The form is far from new. The Hemingway piece is famous, but so are stories from writers like Robert Coover, Amy Hempel, George Saunders, and almost any piece from Joy Williams’ most recent release, Ninety-nine Stories of God.

There are a number of advantages to writing flash fiction, not least of which is the basic rule-of-thumb in placing new work – the less space it requires, the easier it (generally) is to find your work a home. Also, since the pieces are shorter, Kaj’s flash fiction workshop will focus in part on helping writers generate new work.

I recently had the opportunity to speak with Kaj to get his perspective on the form and his upcoming workshop.

CHARLOTTE WYATT: What do you love about Flash Fiction? What made you decide to teach it?

KAJ TANAKA: Flash fiction is the Wild West right now. It’s an open frontier. It’s a genre that’s so young, no one knows the rules yet. We are all making it up as we go along. This means that writers from all backgrounds and styles can try their hand at flash and leave a mark. When I write flash fiction, I only have two rules for myself: 1) amaze your reader with every sentence and 2) keep it short.

Teaching flash fiction is amazing because writers tend to show their true colors when they write flash. There’s no room for anything but the essential, and I think a writer’s flash fiction says a lot about who they are and what they value most, both in subject and style.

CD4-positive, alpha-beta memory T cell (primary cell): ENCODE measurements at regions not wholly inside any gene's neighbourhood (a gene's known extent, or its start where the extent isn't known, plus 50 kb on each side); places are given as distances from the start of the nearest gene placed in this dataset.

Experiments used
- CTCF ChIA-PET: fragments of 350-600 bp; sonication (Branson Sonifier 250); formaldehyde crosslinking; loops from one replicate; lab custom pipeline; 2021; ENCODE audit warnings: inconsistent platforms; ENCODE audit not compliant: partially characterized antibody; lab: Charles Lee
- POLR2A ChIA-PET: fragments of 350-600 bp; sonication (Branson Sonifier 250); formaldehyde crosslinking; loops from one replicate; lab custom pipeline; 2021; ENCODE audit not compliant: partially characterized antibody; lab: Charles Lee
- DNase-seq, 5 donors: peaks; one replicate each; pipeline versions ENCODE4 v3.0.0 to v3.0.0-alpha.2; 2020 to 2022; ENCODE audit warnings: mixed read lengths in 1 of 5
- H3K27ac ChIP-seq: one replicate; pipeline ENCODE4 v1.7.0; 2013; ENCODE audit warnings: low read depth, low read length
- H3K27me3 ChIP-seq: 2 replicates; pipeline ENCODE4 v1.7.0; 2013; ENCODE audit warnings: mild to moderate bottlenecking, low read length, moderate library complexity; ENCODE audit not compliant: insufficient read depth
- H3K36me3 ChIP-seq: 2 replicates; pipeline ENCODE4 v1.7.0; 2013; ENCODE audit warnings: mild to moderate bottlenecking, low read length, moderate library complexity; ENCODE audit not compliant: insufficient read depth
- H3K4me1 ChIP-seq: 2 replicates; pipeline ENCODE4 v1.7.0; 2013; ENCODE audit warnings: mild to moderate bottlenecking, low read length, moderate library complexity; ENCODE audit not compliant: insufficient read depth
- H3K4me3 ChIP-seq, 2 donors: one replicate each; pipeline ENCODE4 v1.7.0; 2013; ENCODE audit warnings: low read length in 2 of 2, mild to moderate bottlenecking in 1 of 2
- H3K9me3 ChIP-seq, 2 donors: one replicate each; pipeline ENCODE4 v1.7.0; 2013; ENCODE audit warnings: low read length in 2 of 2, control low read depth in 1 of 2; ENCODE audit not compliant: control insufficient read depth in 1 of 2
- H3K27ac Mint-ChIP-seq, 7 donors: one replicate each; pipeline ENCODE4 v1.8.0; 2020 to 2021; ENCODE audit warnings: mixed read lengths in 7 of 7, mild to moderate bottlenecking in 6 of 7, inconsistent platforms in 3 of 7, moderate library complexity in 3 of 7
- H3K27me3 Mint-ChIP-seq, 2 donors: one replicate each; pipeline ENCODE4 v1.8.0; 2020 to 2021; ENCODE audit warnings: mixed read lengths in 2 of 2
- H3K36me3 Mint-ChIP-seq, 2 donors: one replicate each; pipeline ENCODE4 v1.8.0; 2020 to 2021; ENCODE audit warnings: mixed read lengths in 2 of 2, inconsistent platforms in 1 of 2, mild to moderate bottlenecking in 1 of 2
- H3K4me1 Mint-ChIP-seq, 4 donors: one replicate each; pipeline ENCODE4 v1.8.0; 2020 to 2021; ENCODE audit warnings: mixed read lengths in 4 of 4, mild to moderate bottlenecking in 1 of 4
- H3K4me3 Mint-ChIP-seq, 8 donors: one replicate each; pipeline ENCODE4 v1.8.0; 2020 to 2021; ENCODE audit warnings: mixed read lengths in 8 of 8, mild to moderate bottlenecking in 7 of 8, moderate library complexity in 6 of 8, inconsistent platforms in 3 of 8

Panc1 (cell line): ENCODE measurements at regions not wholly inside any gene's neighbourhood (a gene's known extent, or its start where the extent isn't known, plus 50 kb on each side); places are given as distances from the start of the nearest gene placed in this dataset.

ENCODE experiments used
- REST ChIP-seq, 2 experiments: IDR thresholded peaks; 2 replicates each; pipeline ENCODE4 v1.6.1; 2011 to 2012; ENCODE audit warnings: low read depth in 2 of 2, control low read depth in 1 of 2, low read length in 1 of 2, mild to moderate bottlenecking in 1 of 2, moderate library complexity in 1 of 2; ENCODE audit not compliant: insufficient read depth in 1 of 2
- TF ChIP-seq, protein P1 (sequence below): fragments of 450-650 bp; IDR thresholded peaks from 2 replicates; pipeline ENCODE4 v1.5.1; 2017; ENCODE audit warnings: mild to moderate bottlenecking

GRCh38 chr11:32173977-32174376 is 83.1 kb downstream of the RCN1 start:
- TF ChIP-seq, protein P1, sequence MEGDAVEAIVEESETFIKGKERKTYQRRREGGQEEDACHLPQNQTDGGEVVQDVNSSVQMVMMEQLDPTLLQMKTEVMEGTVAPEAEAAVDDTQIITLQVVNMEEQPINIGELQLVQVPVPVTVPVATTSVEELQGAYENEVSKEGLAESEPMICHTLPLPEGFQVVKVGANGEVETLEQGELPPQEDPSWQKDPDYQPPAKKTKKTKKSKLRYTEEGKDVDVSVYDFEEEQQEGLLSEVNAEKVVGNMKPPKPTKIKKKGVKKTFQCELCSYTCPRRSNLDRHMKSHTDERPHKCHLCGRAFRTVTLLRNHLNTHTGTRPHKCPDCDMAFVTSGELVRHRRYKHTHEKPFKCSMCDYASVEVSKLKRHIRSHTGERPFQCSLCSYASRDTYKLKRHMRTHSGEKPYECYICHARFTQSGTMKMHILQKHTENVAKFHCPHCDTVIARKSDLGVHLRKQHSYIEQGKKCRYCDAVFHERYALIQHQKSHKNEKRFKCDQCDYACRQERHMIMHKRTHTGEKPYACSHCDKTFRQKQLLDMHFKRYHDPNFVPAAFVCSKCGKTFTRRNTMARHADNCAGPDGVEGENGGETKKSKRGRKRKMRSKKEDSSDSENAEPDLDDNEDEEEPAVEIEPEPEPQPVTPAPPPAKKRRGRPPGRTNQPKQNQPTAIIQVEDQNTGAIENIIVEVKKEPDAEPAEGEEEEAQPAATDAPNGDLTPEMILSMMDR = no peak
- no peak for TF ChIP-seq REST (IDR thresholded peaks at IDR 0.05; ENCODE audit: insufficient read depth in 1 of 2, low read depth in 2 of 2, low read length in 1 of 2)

CHARLOTTE: What are some examples of Flash Fiction you are excited about, or authors you would recommend to readers?

KAJ: I don’t know if reading one or two writers can provide a full sense of the genre—it’s simply too diverse. I wouldn’t even say there are “essential” or “celebrity” flash fiction writers yet–though a few are emerging. This is just another thing to love about the genre. The doors are open, and there’s no established hierarchy.

I’d say, if you’re trying to learn what flash fiction is all about, check out the most recent Best Small Fictions Anthology and Wigleaf’s annual Top 50 Best (very) Short Fictions list. That’s where all the best flash fiction writers eventually end up.

CHARLOTTE: What do you foresee doing in your first workshop meeting?

KAJ: I want to make sure all of us (myself included) write and share a flash story during the first workshop. I prefer to get to know my students through their writing—plus, I don’t think there’s anything more liberating than writing a complete story in a few minutes. I want to make sure everyone gets a chance to experience that feeling.

Writing new material is going to be a priority because I want to make sure my students leave the class with a large quantity of work and an idea of where they can send it for publication.


A few spaces are still open in the eight-week Winter 2018 Inprint Writers Workshop in Flash Fiction taught by Kaj Tanaka and beginning on Wednesday, January 17. Learn more here!